Just my opinion.
Wow!!! thanks for the advice Bud.
This morning I went to check on the L4 because Friday I saw some hair algae and this what I found brown gunk. Is this the moment where I have to decrease on the light hours. I'm now set for 21 hrs. And should remove the brown or yellow algaes off the mat right!
That doesn't look like really bad brown/yellow. Rub & rinse & leave whatever stays attached behind. Should be mostly GHA left behind.
7 days cleaning
Nice growth for 7 days!!
Five days growth
Five day growth
Again 7 days growth
Emergency drainage at work, that was my cue to harvest.
Hi Bud!!! For the past three weeks my L4 is doing great. As you can see within 7 days it’s almost full and the drainage seems to be going at full blast. My question is, what to do if I go away for more than 7 days.? Do I cut on light hours to reduce the growth or...?.
I meant to say emergency drainage
What I would do is let it continue to grow past the 7 day point and check it every day. The think about the presence of the emergency/secondary drain is that it will kick in when you get enough 3D growth to pass over the divider at the bottom of the growth chamber, but that doesn't necessarily mean "emergency".
The thing to really watch is the water level in the growth chamber on the opposite side of the secondary drain. The water level will continue to climb as the 3D growth fills in, even when the side drain is running. That's because the side opposite the secondary drain does not have a "spillway" path. If you are at any risk of overflowing the unit, it's going to happen on that end opposite the secondary drain, where the U shaped cutout is (for cradling the slot pipe). For purposes of the rest of this post, I'll refer to that as the "left side", like in your pics.
However, it's generally not going to happen overnight. If you're getting consistent growth, then it's going to take several days to go from the point where the water on the left side will go from 1/2 way up to the U until it reaches the bottom of the U. Even if it's a few millimeters from it, it shouldn't start escaping. For reference, I caught mine last night with the water all the way up to the U and it wasn't dripping...and that's not the first time either. To some extent, the Velcro on the end of the slot pipe will seal that gap.
To add to that, even if it water does start to get around that Velcro, the drip would likely be pretty slow and it should follow the outer wall of the Growth Chamber down and pool in the base, then drip down into the sump. It is possible however that the End Cover Plate could wick some of that away and the drip could escape the base at the end. So you do definitely want to avoid allowing it to fill up completely. I've never had mine leak, knock on wood.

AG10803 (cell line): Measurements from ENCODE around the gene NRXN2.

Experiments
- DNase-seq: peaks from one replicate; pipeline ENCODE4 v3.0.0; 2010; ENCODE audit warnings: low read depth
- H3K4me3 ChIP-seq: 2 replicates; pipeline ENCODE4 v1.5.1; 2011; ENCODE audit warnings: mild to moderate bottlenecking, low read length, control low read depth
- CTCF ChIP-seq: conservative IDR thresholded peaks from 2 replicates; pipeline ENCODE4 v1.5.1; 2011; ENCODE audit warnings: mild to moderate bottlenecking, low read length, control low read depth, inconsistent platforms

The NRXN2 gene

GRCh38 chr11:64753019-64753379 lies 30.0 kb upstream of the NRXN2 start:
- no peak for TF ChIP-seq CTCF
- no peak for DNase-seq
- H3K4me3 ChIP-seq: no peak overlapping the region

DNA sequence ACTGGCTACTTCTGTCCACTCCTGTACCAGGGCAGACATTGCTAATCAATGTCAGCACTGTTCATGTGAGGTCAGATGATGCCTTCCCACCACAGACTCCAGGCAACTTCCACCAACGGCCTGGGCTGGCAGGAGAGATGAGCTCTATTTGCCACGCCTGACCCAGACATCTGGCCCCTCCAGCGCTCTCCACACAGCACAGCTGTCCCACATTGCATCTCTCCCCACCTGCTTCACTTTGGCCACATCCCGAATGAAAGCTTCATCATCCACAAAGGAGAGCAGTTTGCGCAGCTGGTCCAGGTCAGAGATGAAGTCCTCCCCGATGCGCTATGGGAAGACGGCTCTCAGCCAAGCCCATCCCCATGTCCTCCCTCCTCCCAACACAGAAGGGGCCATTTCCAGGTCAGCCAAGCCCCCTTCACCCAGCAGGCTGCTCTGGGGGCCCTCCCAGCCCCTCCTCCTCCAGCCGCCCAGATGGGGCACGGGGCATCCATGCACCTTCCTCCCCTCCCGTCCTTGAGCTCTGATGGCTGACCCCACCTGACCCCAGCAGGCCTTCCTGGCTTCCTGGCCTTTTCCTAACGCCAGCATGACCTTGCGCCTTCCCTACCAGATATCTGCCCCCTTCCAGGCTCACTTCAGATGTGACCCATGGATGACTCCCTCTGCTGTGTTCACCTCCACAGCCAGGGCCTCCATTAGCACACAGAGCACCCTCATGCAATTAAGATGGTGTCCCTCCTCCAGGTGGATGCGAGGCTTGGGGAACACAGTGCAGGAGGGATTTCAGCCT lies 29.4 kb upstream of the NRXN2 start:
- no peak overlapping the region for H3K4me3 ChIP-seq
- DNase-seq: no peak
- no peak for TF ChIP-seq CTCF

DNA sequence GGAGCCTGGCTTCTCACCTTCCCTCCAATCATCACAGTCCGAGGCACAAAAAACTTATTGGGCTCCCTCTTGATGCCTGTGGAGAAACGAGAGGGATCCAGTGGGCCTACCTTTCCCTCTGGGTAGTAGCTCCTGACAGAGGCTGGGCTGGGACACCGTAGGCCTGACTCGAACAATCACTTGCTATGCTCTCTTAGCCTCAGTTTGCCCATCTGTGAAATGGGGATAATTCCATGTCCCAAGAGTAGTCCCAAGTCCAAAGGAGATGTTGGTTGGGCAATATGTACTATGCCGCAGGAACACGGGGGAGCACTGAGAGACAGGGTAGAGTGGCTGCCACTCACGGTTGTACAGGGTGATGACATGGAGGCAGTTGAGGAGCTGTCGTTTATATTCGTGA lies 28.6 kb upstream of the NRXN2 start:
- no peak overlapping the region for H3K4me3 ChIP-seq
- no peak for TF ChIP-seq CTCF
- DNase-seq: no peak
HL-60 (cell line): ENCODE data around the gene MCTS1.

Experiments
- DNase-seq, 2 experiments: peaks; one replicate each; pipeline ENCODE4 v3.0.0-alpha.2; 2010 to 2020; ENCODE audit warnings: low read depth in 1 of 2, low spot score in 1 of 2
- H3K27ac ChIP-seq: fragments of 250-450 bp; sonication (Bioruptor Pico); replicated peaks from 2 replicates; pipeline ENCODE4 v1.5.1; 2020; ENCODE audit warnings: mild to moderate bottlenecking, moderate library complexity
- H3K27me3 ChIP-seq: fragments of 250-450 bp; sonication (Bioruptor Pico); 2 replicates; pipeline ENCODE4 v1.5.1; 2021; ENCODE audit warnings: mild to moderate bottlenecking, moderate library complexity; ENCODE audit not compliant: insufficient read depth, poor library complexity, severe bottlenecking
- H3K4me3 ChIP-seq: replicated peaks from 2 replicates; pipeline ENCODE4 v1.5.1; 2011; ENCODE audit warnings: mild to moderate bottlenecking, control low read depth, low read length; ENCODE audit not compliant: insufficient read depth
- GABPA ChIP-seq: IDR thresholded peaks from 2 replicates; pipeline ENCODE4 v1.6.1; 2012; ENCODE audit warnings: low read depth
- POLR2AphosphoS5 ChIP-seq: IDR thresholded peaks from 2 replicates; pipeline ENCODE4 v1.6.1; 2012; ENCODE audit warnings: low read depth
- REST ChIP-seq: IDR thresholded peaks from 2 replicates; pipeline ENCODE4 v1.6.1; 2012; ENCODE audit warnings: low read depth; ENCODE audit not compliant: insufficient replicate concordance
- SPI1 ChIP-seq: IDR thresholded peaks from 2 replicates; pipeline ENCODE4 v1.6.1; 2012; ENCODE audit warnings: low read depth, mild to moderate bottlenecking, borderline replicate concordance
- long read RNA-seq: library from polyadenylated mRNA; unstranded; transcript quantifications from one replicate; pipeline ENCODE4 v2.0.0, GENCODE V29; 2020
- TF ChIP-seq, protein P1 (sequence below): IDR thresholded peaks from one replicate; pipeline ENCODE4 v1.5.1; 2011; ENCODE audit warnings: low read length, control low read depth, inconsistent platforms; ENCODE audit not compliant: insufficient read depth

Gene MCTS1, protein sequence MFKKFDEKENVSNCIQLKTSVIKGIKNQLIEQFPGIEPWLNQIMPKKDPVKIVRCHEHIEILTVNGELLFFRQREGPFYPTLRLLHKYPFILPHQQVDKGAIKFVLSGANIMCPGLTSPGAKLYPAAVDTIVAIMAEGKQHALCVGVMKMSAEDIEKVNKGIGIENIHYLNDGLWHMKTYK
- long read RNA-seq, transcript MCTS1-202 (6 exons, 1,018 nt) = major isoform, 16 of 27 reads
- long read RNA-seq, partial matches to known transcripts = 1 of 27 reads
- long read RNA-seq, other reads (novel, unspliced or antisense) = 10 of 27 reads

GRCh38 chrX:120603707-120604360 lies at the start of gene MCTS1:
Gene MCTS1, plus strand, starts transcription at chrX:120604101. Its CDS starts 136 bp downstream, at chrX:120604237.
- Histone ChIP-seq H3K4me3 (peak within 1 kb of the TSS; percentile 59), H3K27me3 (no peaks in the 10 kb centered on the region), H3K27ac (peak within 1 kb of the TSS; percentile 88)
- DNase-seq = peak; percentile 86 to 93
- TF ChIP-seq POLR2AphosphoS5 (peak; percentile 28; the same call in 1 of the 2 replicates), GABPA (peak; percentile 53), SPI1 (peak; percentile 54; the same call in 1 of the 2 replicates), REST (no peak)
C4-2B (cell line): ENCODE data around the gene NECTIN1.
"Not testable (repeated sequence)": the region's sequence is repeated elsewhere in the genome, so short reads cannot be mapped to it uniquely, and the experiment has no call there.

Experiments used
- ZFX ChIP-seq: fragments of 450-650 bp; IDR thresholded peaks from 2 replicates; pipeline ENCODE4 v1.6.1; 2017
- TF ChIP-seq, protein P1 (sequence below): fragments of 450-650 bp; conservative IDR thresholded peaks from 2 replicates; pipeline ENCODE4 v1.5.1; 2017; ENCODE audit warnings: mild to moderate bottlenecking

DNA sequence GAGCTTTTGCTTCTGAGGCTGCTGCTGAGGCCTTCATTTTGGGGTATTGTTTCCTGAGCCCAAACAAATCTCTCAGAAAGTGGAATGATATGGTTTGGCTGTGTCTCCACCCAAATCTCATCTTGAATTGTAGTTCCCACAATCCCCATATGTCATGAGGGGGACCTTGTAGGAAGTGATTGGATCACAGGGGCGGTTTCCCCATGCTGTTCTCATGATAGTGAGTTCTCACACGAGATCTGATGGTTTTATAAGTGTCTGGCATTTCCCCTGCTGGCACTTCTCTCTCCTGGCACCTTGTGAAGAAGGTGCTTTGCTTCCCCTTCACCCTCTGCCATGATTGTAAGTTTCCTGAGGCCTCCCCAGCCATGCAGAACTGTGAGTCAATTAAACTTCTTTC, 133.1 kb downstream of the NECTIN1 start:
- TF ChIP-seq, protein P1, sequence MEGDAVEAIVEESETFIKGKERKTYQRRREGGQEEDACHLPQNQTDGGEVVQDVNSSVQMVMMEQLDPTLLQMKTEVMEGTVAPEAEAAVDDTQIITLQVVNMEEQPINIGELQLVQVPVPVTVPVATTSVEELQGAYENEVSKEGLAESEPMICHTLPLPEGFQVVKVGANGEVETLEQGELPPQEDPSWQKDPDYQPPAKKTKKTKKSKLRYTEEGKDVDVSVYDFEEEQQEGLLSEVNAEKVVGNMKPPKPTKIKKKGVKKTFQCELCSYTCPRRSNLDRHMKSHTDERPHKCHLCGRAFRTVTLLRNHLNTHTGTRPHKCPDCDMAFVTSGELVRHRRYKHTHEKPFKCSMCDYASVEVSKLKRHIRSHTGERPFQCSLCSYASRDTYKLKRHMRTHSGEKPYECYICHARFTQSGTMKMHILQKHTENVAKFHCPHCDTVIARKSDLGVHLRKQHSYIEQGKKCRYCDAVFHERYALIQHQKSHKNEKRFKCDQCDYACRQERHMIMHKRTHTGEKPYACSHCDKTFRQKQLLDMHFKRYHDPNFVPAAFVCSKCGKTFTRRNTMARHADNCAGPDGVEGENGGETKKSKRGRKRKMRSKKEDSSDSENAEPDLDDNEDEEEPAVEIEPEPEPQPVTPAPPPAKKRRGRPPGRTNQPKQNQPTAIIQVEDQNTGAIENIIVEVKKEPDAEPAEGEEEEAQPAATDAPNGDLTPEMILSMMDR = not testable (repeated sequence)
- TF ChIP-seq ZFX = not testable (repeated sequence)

Here's what I would do - let it grow and check it daily. Remove the left End Cover Plate and snap a pic daily so you have a reference. As long as everything else in the tank stays consistent (feeding, no fish deaths, no mishaps with dosing, etc) then your rate of growth should be very predictable. Go for 14 days (or as many as you're comfortable with), changing nothing else.
That will give you comfort in any case, and let you know what your "danger" point is as it's related to growth causing an overflow/leak/drip.
If you have the ability to control the flow, dial it back just a tiny bit after you are nearly full up on the left and watch how the level changes. Try to adjust it so the level drops it about 1". Now repeat with the monitoring of the level for a few more days, leaving the lighting where it is.
When I go on vacation, I dial the flow back about 25% and dial the lighting back about 2 clock positions, and do a moderate harvest. I've never had an issue with overgrowth doing this, was gone for 10 days recently, when I returned I upped the flow and lighting and had about 8 more days before I had to harvest if I recall correctly.
Hope that helps!
Thanks Bud for the advice, I will try that.
Today is day 7 and the chambers are practically full. And the emergency drainage is strongly going. So I’m closely going to monitor for the water level near the drainage until it reaches near the u shape where the screen pipe sits to see how long it takes to get there.
I'd say you're at least 3 days from the water being 1/2 way up the end of the growth chamber.
Today is the 14th day of growth. The emergency drainage side never went any higher than an inch. There wasn’t any sign of castatrophy.